Global Integrity Summit speakers address corruption in business


Corrupt business dealings. Source: Wikimedia
Corrupt business dealings. Source: Wikimedia

The topic of business corruption was discussed at the Global Integrity Summit last Wednesday as speakers from across the world met in Brisbane.

Speakers included notable figures including Victor Perton, Erna Witoelar, Stephen Mayne and Attiya Waris.

The discussion focused on business bribery, corruption and how businesses can live up to their legal and ethical obligations.

Senior adviser of Oppeus International, Victor Perton said Australia is a low-corruption country, but there is undoubtedly some level of corruption within it.

“We’re fortunate in Australia that it’s relatively corruption-free, with there undoubtedly being some high-profile incidents, but the nice thing about Australia is that we’re prosecuting them,” he said.

“There’s a lot of cocaine and heroine that gets into this country, and to get it through a pretty well-regulated customs system they must be corrupting people and those alike with some sort of bribery.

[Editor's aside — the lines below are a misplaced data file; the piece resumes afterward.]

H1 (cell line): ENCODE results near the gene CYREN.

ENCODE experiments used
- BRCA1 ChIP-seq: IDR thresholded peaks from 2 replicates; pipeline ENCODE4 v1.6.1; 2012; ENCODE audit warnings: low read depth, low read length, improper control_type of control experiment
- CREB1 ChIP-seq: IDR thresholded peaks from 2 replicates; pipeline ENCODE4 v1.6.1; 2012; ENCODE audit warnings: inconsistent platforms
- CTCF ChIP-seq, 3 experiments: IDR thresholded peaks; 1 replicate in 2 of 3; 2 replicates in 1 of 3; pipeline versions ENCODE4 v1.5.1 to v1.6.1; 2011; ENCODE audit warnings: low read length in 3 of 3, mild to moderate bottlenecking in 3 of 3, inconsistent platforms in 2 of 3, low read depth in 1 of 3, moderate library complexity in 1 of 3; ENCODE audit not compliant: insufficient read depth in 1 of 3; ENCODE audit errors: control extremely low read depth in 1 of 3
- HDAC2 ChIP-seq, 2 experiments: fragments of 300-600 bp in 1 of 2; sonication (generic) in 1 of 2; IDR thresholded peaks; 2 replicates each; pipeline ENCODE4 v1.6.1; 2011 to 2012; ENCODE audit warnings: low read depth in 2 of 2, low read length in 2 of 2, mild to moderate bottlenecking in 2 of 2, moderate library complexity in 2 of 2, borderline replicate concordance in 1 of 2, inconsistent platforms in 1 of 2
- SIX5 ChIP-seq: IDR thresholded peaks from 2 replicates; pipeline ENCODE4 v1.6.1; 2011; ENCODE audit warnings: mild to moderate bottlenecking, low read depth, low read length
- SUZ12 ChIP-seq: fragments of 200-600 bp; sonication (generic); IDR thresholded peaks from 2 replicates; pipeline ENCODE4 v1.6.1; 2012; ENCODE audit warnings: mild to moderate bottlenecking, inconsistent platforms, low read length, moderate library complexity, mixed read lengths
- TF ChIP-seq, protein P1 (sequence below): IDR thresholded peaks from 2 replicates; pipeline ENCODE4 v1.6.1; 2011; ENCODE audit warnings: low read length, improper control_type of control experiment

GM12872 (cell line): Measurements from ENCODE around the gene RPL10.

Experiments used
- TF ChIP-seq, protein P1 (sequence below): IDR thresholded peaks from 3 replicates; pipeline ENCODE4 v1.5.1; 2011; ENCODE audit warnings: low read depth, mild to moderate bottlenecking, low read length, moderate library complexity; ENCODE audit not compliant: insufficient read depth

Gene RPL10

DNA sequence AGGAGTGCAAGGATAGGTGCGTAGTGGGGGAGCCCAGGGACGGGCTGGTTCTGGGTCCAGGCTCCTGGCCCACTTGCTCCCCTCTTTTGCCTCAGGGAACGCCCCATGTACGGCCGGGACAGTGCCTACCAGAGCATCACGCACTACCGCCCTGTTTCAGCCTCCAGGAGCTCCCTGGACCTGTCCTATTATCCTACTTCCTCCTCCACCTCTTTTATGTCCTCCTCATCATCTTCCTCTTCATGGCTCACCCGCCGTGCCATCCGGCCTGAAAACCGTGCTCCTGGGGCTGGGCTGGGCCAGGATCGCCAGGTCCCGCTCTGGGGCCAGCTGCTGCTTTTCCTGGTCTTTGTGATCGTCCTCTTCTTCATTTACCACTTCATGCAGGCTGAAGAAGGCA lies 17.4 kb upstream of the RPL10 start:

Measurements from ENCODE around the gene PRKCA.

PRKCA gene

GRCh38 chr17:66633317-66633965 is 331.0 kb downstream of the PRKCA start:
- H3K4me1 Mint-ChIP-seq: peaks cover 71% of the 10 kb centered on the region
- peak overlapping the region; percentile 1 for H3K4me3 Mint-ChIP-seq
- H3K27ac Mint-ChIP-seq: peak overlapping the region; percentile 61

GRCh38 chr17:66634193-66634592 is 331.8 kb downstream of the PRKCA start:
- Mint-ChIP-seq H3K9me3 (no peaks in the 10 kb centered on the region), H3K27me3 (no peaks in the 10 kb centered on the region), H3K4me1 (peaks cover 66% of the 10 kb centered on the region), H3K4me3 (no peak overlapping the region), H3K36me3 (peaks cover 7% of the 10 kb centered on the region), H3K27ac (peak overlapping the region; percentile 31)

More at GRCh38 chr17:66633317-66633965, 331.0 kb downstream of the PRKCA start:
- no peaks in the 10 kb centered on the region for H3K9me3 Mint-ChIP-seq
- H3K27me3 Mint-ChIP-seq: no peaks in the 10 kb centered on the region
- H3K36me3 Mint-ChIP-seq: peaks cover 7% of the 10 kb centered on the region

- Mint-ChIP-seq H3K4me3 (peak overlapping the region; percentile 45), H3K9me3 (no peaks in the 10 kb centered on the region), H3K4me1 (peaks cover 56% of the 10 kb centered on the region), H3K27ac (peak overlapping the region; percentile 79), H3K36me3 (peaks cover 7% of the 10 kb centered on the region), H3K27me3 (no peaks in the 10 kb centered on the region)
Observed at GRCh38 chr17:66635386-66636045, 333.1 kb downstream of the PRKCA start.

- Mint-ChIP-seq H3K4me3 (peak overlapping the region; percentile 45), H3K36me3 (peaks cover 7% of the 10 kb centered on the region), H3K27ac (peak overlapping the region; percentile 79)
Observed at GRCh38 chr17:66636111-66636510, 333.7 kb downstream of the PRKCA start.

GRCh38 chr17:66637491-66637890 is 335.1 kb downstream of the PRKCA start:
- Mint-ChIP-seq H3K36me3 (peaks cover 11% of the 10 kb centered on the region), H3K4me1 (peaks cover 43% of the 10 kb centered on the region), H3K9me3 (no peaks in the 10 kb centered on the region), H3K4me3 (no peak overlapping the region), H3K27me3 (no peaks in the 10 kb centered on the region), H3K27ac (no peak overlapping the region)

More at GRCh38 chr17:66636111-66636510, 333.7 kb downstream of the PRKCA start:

“We’re very blessed in that we’re not faced with the kinds of issues other people face in third-world countries where most people in those countries are somewhat forced to do something under the counter.”

Australian Walkley award-winning journalist and shareholder activist, Stephen Mayne said there is a number of things that can be done about political and business corruption when people make donations.

“Because we do have the world’s worst system of transparency, its anything goes, there’s no limitations on spending and disclosure is unwieldy, difficult to search, fragmented and late,” he said.

“Ideally, in the case of land development, I actually would support banning anyone who owns property within Brisbane and will be developing from donating to those councils.

“It is hard to police [corruption], but if you have it as a firm rule for everyone then I think there’s been so much corruption around property development. It is the largest store of wealth in Australia, is people who own property.”

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